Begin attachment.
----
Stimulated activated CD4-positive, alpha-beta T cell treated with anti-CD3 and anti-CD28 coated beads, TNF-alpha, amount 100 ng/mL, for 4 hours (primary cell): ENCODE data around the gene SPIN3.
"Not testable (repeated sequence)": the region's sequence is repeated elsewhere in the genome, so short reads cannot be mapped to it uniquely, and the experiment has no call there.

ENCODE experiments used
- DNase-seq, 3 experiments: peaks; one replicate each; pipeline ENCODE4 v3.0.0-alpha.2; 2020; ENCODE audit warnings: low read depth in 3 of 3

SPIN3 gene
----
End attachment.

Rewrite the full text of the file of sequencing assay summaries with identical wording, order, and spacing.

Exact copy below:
Stimulated activated CD4-positive, alpha-beta T cell treated with anti-CD3 and anti-CD28 coated beads, TNF-alpha, amount 100 ng/mL, for 4 hours (primary cell): ENCODE data around the gene SPIN3.
"Not testable (repeated sequence)": the region's sequence is repeated elsewhere in the genome, so short reads cannot be mapped to it uniquely, and the experiment has no call there.

ENCODE experiments used
- DNase-seq, 3 experiments: peaks; one replicate each; pipeline ENCODE4 v3.0.0-alpha.2; 2020; ENCODE audit warnings: low read depth in 3 of 3

SPIN3 gene